The post about Arizona made me pause for thought, too. Back 25 years ago when you could just walk across the border for a little shopping in Nuevo Laredo without fear, I was often the one in my group stopped coming back through the border and asked for ID while my friends breezed through. (My ethnic background is difficult for most people to figure out, but it's not remotely Hispanic or Native American, which many incorrectly assume - it's Japanese, weird because only Asians tend to get it right.) I think the Arizona laws would make me very uncomfortable say, when I was sitting at a stop light next to a police cruiser.

I've spent too long musing and must now go back to cleaning house and preparing for a sailing team trip to the east coast this afternoon.
Everyone have a great Thanksgiving break and remember to give thanks for our freedom to discuss such matters in a civilized discourse (most of the time anyway!)


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RE: Stirring the Pot (post-election question)

The press wasted no time trumpeting author Stephen King's rant that people like him should pay more taxes.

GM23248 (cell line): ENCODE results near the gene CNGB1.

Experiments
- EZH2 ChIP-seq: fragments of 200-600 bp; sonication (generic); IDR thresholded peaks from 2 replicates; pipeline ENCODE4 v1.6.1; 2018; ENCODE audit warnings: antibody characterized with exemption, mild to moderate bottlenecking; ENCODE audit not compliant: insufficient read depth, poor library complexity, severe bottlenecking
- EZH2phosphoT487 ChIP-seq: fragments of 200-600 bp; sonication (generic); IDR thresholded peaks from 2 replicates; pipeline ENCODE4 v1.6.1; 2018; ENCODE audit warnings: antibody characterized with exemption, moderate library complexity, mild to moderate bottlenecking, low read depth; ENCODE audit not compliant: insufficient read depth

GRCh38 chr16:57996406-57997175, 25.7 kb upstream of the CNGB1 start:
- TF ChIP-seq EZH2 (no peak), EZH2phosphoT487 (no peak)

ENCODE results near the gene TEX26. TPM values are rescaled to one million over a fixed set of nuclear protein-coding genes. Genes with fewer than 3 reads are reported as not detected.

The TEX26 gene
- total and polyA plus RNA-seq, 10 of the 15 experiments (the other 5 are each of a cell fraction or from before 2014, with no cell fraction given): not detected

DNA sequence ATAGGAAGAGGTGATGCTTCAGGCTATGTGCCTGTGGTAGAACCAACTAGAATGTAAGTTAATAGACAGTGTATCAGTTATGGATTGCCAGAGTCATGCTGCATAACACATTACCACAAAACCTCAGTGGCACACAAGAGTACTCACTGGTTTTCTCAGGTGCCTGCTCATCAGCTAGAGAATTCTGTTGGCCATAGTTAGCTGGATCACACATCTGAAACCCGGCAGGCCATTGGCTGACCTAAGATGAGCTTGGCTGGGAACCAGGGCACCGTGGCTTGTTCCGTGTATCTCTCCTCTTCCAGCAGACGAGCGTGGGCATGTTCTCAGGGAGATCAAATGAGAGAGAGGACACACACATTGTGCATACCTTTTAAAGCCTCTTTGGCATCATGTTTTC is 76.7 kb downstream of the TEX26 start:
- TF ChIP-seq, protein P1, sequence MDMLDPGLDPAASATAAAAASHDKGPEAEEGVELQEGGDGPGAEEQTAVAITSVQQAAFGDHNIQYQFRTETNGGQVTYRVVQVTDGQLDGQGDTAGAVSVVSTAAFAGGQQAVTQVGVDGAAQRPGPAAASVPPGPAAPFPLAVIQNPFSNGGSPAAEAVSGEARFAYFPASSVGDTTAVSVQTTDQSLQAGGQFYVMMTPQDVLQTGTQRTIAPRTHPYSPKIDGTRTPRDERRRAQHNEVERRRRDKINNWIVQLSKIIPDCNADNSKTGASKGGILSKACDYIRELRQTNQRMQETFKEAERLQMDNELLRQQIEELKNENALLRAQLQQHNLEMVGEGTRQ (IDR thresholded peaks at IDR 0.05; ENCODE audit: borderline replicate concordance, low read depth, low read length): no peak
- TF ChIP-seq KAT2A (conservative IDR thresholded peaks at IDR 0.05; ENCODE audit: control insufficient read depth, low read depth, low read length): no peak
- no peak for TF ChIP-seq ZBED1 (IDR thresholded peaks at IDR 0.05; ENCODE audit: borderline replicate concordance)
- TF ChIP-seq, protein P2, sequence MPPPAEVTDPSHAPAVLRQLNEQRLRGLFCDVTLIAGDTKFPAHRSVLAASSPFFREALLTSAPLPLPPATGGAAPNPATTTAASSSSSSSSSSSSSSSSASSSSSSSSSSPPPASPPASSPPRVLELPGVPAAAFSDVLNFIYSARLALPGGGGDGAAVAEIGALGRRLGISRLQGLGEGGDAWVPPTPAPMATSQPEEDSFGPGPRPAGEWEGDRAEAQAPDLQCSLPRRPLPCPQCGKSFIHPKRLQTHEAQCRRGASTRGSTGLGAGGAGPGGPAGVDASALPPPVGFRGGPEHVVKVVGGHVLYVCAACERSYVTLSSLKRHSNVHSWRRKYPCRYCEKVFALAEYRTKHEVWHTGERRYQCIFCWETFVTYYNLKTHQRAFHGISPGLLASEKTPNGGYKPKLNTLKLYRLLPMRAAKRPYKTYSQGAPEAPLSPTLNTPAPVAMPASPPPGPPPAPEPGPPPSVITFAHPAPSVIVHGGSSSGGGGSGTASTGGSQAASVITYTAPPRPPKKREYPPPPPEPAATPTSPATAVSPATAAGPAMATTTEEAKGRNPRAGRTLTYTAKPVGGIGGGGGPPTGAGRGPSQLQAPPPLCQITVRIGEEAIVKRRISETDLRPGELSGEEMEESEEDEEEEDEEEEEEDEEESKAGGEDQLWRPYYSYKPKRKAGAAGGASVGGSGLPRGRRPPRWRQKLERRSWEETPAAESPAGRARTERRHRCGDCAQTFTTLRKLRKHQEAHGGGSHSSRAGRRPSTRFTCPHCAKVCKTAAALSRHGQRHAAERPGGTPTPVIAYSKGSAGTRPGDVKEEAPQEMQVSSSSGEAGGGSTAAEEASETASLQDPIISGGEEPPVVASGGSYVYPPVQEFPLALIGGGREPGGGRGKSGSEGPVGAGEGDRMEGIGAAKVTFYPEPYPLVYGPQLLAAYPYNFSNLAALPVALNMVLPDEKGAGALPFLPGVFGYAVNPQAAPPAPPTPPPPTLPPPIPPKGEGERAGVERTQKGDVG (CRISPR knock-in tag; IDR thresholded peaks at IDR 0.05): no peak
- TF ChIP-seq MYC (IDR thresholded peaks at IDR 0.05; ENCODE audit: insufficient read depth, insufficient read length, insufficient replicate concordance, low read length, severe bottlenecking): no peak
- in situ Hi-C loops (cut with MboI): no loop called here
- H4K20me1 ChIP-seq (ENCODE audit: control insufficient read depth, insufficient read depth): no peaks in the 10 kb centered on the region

The press has neglected to mention that Mr. King has moved to Florida, where he pays less.


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RE: Stirring the Pot (post-election question)

I've been disappointed that some of my extreme-red-leaning Facebook friends who threatened (promised?) to move to Canada if the election didn't go their way, haven't moved yet.

The idea that ultra-conservatives would want to move to Canada is funny and sad. Are they so stupid that they don't know what Canada is like?? (I gather this was an actual threat given by some people before the election)


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RE: Stirring the Pot (post-election question)

I laugh at a relative who while living in Southern California, complained several times about the "Hollywood types" ruining her state of California. She lived in a quiet suburb of Los Angeles County, I'm sure she never saw any "Hollywood types" in her town.